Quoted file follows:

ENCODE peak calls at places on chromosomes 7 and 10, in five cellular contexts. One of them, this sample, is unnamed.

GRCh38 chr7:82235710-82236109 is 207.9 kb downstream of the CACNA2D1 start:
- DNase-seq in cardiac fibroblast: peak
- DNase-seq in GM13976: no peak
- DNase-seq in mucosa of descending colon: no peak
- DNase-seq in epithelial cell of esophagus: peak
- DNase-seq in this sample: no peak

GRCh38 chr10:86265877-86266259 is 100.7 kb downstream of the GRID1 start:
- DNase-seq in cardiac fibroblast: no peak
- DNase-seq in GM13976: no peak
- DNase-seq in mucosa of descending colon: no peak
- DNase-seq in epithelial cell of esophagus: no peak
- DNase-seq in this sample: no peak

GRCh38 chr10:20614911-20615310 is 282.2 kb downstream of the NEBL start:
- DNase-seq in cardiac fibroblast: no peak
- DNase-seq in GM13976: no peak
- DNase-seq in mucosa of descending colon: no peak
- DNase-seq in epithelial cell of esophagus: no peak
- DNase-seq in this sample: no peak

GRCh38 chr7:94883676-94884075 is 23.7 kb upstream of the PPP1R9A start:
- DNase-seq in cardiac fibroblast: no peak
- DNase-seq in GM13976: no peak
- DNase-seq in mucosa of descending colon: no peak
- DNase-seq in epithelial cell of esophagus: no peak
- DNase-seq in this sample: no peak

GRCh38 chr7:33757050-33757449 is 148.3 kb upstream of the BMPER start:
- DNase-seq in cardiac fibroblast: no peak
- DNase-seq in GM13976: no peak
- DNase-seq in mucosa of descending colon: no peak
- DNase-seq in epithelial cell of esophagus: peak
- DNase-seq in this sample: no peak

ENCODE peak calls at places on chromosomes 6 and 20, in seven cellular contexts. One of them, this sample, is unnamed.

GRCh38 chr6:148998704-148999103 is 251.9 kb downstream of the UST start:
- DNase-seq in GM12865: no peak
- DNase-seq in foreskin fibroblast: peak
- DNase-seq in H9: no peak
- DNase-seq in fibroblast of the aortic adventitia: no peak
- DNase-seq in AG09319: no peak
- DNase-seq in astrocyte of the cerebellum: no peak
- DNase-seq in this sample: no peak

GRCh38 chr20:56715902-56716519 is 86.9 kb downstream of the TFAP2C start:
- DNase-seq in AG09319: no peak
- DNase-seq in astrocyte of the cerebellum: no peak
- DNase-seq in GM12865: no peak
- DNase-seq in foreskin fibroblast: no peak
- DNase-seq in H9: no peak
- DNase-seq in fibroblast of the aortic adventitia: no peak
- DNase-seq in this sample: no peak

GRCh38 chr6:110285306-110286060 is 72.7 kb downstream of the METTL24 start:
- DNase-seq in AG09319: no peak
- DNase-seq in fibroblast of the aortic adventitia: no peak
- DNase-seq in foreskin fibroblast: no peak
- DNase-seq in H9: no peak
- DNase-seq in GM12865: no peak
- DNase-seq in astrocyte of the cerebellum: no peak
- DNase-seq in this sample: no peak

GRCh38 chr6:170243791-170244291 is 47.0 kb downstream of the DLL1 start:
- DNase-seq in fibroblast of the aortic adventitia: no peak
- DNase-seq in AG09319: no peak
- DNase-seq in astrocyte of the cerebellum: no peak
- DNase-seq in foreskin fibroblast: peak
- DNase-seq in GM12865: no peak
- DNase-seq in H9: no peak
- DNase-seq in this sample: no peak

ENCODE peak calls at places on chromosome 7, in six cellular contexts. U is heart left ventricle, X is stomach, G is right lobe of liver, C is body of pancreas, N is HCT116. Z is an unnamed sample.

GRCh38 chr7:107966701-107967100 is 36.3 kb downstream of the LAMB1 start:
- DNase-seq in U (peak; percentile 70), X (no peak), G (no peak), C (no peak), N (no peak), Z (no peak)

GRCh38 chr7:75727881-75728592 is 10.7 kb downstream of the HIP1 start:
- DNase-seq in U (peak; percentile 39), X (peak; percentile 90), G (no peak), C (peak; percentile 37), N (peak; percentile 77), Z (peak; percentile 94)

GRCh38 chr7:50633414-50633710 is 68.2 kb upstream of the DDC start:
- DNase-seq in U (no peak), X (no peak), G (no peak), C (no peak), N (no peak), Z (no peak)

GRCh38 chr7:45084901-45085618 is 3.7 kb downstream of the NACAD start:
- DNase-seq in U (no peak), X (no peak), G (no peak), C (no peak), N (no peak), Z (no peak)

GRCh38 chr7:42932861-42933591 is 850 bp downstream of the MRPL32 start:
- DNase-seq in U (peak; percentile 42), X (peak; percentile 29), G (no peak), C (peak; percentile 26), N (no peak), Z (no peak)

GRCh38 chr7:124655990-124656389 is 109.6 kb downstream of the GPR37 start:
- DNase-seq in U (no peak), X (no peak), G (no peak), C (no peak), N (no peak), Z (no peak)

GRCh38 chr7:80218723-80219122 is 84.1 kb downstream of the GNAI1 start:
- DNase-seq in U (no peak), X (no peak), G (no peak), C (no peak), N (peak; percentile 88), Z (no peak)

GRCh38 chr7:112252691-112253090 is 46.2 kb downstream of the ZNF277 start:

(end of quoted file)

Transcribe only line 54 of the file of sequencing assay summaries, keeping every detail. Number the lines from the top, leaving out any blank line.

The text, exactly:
- DNase-seq in GM12865: no peak